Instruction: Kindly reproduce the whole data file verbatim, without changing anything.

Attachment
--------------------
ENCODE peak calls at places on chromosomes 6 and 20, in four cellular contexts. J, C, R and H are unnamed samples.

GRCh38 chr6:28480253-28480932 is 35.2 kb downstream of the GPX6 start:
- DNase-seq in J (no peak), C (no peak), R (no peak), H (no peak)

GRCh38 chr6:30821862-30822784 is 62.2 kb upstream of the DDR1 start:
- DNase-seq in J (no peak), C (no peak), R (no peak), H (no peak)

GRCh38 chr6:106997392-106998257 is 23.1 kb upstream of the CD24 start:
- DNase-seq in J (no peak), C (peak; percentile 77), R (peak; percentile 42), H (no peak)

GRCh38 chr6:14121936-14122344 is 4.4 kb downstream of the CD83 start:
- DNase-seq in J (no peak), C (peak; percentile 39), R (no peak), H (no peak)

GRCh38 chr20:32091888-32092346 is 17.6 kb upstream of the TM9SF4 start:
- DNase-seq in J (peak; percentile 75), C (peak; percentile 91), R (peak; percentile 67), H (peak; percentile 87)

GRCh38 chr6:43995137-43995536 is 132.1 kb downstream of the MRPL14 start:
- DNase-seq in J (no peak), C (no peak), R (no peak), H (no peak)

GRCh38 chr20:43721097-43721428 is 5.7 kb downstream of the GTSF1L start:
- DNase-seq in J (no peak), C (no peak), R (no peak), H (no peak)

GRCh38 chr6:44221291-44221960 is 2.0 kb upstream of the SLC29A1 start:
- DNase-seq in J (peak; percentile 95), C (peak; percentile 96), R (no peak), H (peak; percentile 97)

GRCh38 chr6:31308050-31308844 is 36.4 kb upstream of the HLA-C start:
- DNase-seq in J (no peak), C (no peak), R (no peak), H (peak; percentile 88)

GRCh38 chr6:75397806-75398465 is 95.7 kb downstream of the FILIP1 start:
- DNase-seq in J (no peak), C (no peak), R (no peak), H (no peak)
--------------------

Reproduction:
ENCODE peak calls at places on chromosomes 6 and 20, in four cellular contexts. J, C, R and H are unnamed samples.

GRCh38 chr6:28480253-28480932 is 35.2 kb downstream of the GPX6 start:
- DNase-seq in J (no peak), C (no peak), R (no peak), H (no peak)

GRCh38 chr6:30821862-30822784 is 62.2 kb upstream of the DDR1 start:
- DNase-seq in J (no peak), C (no peak), R (no peak), H (no peak)

GRCh38 chr6:106997392-106998257 is 23.1 kb upstream of the CD24 start:
- DNase-seq in J (no peak), C (peak; percentile 77), R (peak; percentile 42), H (no peak)

GRCh38 chr6:14121936-14122344 is 4.4 kb downstream of the CD83 start:
- DNase-seq in J (no peak), C (peak; percentile 39), R (no peak), H (no peak)

GRCh38 chr20:32091888-32092346 is 17.6 kb upstream of the TM9SF4 start:
- DNase-seq in J (peak; percentile 75), C (peak; percentile 91), R (peak; percentile 67), H (peak; percentile 87)

GRCh38 chr6:43995137-43995536 is 132.1 kb downstream of the MRPL14 start:
- DNase-seq in J (no peak), C (no peak), R (no peak), H (no peak)

GRCh38 chr20:43721097-43721428 is 5.7 kb downstream of the GTSF1L start:
- DNase-seq in J (no peak), C (no peak), R (no peak), H (no peak)

GRCh38 chr6:44221291-44221960 is 2.0 kb upstream of the SLC29A1 start:
- DNase-seq in J (peak; percentile 95), C (peak; percentile 96), R (no peak), H (peak; percentile 97)

GRCh38 chr6:31308050-31308844 is 36.4 kb upstream of the HLA-C start:
- DNase-seq in J (no peak), C (no peak), R (no peak), H (peak; percentile 88)

GRCh38 chr6:75397806-75398465 is 95.7 kb downstream of the FILIP1 start:
- DNase-seq in J (no peak), C (no peak), R (no peak), H (no peak)